Can I use the IRS’s website to check the status of a refund on a prior year’s return?
IRS’s ” Where’s My Refund ” tool will display the status of your most recently filed tax return within the past two tax years. You can also view your IRS account information or Call the IRS at 1-800-829-1040
How quickly will I get my refund?
IRS will issue most refunds in less than 21 calendar days. However, it takes the IRS more than 21 days to issue refunds for some 2021 tax returns that require review, including incorrect Recovery Rebate Credit amounts
It’s been more than 21 days, and I haven’t received my refund. What should I do?
Many different factors can affect the timing of your refund after the IRS receives your return. Even though the IRS issues most refunds in less than 21 days, your refund may take longer. You can check the IRS’s “Where’s My Refund” tool to get an updated status or call the IRS at 1 800-829-104
When can I start checking “Where’s My Refund” for my refund status?
You can use the “Where’s My Refund” tool to start checking on your electronically filed return within 24 hours after the IRS has received your return or at least four weeks after you mailed a paper return off to the IRS
Will “Where’s My Refund?” show me when I’ll receive my refund?
How will I know that my tax return is being processed?
What happens when “Where’s My Refund” shows my tax return status as received?
The “Received” status means that the IRS has recognized your return and will be processing it soon as possible
What happens when “Where’s My Refund” shows my refund status as approved?
The “Approved” status means that the IRS has approved your refund and is preparing to disburse your refund on the method chosen
How long will it take for my status to change from return received to refund approved?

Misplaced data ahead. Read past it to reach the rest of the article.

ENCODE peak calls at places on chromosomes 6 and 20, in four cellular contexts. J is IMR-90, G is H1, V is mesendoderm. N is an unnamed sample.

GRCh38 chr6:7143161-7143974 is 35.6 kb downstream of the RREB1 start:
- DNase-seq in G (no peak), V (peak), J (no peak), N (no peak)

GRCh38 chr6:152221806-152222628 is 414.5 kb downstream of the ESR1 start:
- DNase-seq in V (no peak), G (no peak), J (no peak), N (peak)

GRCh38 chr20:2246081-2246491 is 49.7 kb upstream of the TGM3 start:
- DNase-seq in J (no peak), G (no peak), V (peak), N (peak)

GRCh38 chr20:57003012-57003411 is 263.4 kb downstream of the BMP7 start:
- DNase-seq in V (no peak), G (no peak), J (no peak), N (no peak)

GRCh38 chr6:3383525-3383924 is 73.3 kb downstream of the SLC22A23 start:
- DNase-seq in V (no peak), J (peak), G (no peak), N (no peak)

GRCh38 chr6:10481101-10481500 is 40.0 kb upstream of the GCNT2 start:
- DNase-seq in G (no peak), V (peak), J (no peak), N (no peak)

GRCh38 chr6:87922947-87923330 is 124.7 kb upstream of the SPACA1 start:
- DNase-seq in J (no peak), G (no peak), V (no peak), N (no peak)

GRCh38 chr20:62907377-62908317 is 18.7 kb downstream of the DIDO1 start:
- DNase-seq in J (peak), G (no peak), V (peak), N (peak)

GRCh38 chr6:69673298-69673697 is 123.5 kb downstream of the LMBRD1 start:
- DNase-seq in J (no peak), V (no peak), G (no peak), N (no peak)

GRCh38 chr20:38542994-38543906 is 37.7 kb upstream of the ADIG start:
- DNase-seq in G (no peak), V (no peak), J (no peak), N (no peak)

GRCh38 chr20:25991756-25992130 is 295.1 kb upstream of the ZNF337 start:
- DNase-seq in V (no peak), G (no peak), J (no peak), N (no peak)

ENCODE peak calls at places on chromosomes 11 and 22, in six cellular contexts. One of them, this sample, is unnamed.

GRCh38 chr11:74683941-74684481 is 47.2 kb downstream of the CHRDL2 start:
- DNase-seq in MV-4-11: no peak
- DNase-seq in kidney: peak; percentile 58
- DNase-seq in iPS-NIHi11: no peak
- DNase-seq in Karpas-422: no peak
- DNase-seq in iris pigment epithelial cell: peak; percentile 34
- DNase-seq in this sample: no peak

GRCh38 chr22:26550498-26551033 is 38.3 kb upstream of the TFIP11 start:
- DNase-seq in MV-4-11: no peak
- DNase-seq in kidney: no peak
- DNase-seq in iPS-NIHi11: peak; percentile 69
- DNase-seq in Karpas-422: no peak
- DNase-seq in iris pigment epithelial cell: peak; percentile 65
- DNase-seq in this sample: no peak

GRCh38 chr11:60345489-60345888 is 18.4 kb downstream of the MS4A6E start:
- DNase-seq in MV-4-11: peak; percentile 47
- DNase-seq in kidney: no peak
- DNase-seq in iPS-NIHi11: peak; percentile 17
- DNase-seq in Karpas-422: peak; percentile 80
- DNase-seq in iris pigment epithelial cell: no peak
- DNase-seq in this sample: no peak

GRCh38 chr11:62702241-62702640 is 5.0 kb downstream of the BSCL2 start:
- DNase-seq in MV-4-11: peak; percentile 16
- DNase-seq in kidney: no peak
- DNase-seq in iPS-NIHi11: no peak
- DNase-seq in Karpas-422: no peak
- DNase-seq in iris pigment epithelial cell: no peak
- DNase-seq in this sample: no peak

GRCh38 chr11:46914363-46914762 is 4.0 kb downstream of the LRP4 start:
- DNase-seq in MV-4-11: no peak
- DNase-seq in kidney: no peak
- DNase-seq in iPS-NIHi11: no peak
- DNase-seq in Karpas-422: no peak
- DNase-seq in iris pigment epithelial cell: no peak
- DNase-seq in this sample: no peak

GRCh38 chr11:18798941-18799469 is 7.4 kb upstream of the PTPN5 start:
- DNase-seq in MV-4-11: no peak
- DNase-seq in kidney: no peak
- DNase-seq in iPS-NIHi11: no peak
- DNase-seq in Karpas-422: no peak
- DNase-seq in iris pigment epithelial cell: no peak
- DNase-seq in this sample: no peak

I requested my refund to be direct deposited. So why does the “Where’s My Refund” tool say I am going to receive a paper check?
There are three possible reasons why the IRS would change the disbursement method to a paper check. They are as follows:
• The IRS can only deposit refunds electronically into accounts in your name, your spouse’s name, or a joint account
• A financial institution may reject a direct deposit
• The IRS can’t deposit more than three electronic refunds into a single financial account
Why is my refund different from the tax return I filed?
• All or part of your refund may have been used (offset) to pay off past-due federal tax, state income tax, state unemployment compensation debts, child support, spousal support, or other federal nontax debts, such as student loans. To find out if you may have an offset or if you have questions about an offset, contact the IRS to see which agency your refund has been applied too
• The IRS may also have changed your refund amount because they changed your tax return. This may include corrections to any incorrect Recovery Rebate Credit amount. You’ll get a notice explaining the changes. “Where’s My Refund?” will reflect the reasons for the refund offset when it relates to a change in your tax return
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